Posts Tagged ‘Nigerian Dwarf Goats’

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Baby Names

June 10, 2009

After much discussion last night, we finally decided on “Roni” for the first born doe, and “Rosanna” for the second born.   Roni means “joy” or “happiness” and that pretty much describes what we felt at getting a very colorful doeling.

Momma and babies are doing very well.  Roni and Rosanna have been busily exploring their new world this morning.   Roni was even having a go at climbing the slide like her older half siblings have been doing.

Rita introducing herslef to her new half-sister Roni.

Rita introducing herslef to her new half-sister Roni.

Rosanna this morning

Rosanna this morning

Roni this morning

Roni this morning

Roni & Rosanna playing on the slide

Roni & Rosanna playing on the slide

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Twin doe kids for Allie & Sunshine!

June 9, 2009

When we went out to give the bottle babies their mid-day feeding I noticed Allie was laying on her side in the kidding shed.   Told Bekah we better hurry and get the bottles given cause I thought Allie was going to be having babies soon.

Sure enough an hour later we had babies and Bekah and I got to watch the whole thing from start to finish.  And it was a good thing we were there.  The first sack didn’t break, and I could see the babies mouth moving so I broke the sack.   Beautiful color on baby #1 – lots of flash.

Just seconds old

Just seconds old

The sack broke on baby #2 but it got stuck with just its head out.   I snapped a couple of pictures and than realized that things were not progressing as they should.  Felt around and discovered that both front feet were back.   I carefully fished them around and out and then the rest of the delivery went smoothly.

"Hey - get me out of here!"

"Hey - get me out of here!"

I was so excited when I realized that baby #1 was a doe, and when I checked baby #2 I just couldn’t believe that we had another doe.   I checked both of them a second time just to be sure.  Momma and babies are all doing well and now we are left with the “chore” of picking out two more names that start with “R” for these lovely little ladies.

Allie cleaning up baby #2

Allie cleaning up baby #2

Ari checking out baby #1.  He wasn't interested in seeing the birth.

Ari checking out baby #1. He wasn't interested in seeing the birth.

Baby #1 - look at all that flash!

Baby #1 - look at all that flash!

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Day 144 for Allie

June 7, 2009

I moved Allie over into the maternity paddock on Friday evening.    June 13th will be day 150 for her and is her “offical” due date.   But Nigerian Dwarfs actually have a “normal kidding range” of 145-150 days.   No sign of impending labor today, but she is craving even more attention than usual so I know we are getting close.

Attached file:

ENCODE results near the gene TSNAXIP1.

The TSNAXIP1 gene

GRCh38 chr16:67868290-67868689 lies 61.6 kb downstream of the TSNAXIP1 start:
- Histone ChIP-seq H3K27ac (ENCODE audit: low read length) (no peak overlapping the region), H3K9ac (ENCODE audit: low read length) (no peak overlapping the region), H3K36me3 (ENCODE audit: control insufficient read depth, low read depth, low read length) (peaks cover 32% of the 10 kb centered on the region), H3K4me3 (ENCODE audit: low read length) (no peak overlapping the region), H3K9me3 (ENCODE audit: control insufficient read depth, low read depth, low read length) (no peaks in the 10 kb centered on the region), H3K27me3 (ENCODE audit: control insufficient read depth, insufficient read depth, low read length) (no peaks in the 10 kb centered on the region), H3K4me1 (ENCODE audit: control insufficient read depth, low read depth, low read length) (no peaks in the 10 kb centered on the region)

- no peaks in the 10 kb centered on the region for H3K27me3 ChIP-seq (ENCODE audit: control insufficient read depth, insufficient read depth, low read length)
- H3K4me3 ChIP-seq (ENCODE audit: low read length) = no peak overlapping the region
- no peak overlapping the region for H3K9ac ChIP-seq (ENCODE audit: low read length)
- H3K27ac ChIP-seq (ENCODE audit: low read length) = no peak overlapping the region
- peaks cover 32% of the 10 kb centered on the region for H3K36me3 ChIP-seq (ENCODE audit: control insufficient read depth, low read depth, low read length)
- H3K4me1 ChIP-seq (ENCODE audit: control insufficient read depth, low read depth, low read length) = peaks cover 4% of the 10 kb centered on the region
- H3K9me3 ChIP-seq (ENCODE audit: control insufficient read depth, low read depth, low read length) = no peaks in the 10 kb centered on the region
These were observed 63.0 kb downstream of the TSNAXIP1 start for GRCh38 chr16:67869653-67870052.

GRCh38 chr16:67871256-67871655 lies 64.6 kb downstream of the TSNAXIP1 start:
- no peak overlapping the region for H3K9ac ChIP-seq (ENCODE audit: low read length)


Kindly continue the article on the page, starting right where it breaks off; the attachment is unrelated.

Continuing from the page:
Allie on day 144 of her 4th pregnancy.

Allie on day 144 of her 4th pregnancy.

The other goat kids are all doing well.  Millie is sometimes letting Rocky and Rita play a little bit with Ramie and Rudy.   As soon as Allie kids I will probably move everyone but Allie and her kid(s) over to the larger pasture.   Richocet, Reggie and Rudy are all scheduled to go to their new home on the 1st of July.  My days of bottle feeding are, God willing, almost over!

Rocky trying to entice his older half sister Ramie into playing with him.

Rocky trying to entice his older half sister Ramie into playing with him.

Ramie at 2 1/2 months.  She will be staying here on the "ranch".

Ramie at 2 1/2 months. She will be staying here on the "ranch".

Bekah getting some love from Rocky

Bekah getting some love from Rocky

Rita & Rocky being silly kids!

Rita & Rocky being silly kids!

Rita giving me a little sugar.  She is such a sweetie!

Rita giving me a little sugar. She is such a sweetie!

In other news I sold our tractor on Thursday.  Going to miss it, but with the new focus being on the goats it isn’t quite as necessary.  And I can hire out for tractor jobs for cheaper than I can own it right now.

Now I just need to find a buyer for my heifers.  I am going to be sad to see them go, but I just have wrap my head around the new direction we are going (concentrating on Nigerian Dwarf goats) and put my energies into that.

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A beautiful morning

May 15, 2009

It was a beautiful morning for doing chores today.   Not quite warm enough for a t-shirt, but I didn’t need a coat either.   The cows were in a mellow mood and I was able to give Matilda a good brushing and even Maggie stood still for a few strokes.  It seems the more pregnant Matilda (blue halter) becomes the mellower she gets, although she still won’t allow me touch her unless there is food involved.  At least I can now pet her before I actually give her food.   (Her EDD is July 11th.)

The girls enjoying a sun break

The girls enjoying a sun break

Now on to the goats.  The bottle babies are doing well and Bekah is a big help with feeding them.  Last night she went out and fed both of them on her own.    All three boys have been sold to the same family and will go just as soon as they are weaned.